- While e-invoicing has been a required process for all business operations since 2007, regardless of industry, Brazil’s government is expanding these requirements with additional measures to increase transparency. In the last year, Brazil has begun cracking down on fraudulent activities with added verification procedures at the point of final delivery. The business process known as Manifestacao do Destinatariorequires mandated buyers in the pharmaceutical industry to match inbound shipments to the government approved e-invoice and acknowledge the receipt and accuracy of that inbound reception process. Any errors will result in shipment delays and potential audits. Although companies are forced to comply or risk fines and business disruptions, the benefits of adopting this process and using it to drive business innovation translate into added efficiency and accuracy. As all invoices are standardized, companies diminish costs associated with shipping inaccuracies and inbound receiving processes, and are able to allocate those resources to more valuable business processes rather than error-prone manual data entry.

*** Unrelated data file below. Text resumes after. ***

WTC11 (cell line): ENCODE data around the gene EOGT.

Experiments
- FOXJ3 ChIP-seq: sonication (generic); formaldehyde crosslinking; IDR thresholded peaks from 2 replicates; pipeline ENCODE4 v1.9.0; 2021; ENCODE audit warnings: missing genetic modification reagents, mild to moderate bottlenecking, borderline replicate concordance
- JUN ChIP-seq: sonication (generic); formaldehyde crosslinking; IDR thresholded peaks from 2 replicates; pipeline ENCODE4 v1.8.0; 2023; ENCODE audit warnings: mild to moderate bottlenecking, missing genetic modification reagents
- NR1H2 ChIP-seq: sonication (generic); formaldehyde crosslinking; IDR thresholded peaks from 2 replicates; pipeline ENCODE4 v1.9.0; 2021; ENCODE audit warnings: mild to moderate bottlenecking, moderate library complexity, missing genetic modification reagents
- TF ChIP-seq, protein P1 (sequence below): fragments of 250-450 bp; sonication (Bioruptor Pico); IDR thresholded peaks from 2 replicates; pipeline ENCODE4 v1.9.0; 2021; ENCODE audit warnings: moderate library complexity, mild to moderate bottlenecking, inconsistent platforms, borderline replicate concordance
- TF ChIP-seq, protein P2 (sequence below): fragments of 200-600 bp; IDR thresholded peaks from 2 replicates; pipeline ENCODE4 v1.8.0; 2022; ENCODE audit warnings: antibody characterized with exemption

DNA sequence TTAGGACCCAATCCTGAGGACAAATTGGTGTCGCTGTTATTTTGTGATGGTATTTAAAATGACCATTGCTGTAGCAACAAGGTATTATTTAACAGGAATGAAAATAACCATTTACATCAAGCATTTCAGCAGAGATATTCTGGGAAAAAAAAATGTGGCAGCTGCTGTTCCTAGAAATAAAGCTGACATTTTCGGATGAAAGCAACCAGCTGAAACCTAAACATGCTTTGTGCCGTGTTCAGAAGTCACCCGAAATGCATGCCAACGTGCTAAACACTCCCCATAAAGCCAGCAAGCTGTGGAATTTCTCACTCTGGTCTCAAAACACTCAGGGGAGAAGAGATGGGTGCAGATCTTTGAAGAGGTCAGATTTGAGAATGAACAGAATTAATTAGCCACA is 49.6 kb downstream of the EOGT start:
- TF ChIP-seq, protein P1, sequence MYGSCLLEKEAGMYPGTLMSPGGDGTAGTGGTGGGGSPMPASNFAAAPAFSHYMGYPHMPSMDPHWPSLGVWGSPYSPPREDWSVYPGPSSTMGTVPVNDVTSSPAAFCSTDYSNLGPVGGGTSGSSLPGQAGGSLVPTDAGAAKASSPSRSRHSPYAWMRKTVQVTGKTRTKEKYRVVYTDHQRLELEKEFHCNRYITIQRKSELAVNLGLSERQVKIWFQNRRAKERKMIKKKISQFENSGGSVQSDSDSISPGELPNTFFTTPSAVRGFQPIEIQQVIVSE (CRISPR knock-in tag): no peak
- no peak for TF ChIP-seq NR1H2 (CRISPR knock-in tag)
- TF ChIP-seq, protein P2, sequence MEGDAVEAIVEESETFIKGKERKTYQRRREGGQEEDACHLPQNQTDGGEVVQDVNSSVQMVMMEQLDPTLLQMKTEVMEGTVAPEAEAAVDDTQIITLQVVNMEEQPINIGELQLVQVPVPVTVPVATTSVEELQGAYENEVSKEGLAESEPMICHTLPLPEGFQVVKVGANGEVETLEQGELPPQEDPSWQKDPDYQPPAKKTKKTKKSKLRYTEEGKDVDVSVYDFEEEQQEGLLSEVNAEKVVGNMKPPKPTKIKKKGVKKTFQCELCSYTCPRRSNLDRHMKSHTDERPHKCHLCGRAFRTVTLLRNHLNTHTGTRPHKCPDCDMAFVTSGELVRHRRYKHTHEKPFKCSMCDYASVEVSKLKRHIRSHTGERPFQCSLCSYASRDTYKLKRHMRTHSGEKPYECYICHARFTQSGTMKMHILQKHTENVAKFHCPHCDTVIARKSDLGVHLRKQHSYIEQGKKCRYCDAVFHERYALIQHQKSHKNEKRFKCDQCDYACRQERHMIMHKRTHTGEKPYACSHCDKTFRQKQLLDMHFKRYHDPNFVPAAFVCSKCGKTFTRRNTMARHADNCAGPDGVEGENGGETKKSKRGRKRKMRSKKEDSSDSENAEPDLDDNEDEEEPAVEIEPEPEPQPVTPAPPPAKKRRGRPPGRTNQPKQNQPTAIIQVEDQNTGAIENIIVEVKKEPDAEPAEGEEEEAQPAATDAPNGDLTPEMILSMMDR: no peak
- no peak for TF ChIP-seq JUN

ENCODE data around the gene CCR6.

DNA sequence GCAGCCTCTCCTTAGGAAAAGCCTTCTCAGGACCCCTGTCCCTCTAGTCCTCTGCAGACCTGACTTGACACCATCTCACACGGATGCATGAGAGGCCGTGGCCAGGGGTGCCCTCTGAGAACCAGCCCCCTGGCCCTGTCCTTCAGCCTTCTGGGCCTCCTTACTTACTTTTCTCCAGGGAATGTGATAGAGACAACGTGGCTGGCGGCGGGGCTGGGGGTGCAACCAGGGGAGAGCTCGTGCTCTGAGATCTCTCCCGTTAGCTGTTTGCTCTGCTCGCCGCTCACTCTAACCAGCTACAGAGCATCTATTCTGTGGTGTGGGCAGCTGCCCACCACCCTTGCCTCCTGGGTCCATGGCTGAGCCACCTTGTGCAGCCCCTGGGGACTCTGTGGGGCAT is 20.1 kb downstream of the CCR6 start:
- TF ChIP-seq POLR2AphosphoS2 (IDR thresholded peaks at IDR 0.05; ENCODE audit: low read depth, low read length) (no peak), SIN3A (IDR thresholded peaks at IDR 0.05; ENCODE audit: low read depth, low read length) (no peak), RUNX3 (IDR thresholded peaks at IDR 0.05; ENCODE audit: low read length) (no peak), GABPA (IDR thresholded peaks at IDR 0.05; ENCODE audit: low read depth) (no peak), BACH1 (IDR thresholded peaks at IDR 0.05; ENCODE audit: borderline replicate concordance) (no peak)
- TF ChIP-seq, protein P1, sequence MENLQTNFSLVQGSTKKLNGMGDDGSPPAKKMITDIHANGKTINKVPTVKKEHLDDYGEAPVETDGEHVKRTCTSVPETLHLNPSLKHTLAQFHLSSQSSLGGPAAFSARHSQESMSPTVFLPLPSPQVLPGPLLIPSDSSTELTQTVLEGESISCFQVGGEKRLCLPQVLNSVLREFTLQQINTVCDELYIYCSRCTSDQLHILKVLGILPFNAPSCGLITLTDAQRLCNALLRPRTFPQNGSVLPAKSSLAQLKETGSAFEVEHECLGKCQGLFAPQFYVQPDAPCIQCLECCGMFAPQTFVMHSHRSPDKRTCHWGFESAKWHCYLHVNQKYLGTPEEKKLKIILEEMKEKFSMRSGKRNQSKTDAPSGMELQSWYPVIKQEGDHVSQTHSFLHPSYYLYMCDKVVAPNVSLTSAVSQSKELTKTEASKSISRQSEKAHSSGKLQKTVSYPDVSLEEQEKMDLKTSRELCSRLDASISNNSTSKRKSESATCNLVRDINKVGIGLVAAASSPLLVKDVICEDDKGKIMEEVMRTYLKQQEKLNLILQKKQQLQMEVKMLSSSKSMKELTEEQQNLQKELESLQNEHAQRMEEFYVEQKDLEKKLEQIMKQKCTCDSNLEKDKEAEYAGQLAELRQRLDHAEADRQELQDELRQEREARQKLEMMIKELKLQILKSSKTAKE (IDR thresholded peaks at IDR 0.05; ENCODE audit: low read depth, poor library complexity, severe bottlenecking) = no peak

- Taking transparency to the next level, Brazil-ID is another example of Brazil’s efforts for deep scrutiny into business processes that will heavily impact the pharmaceutical industry. Under this new expansion project, the government will use RFID systems to track shipments from the moment they leave the manufacturing facility until they arrive at their final destination. While the goal is to eliminate costly, manual processes and ultimately the sale of pharmaceutical products on the black market, the result will be new business processes required of pharmaceutical companies. As trucks cross certain checkpoints while in route, the RFID systems report the status of shipments in real-time, providing the pharmaceutical company and the buyer optimal status updates for shipments. Smart companies can use this increased visibility to identify inefficiencies and improve logistics processes.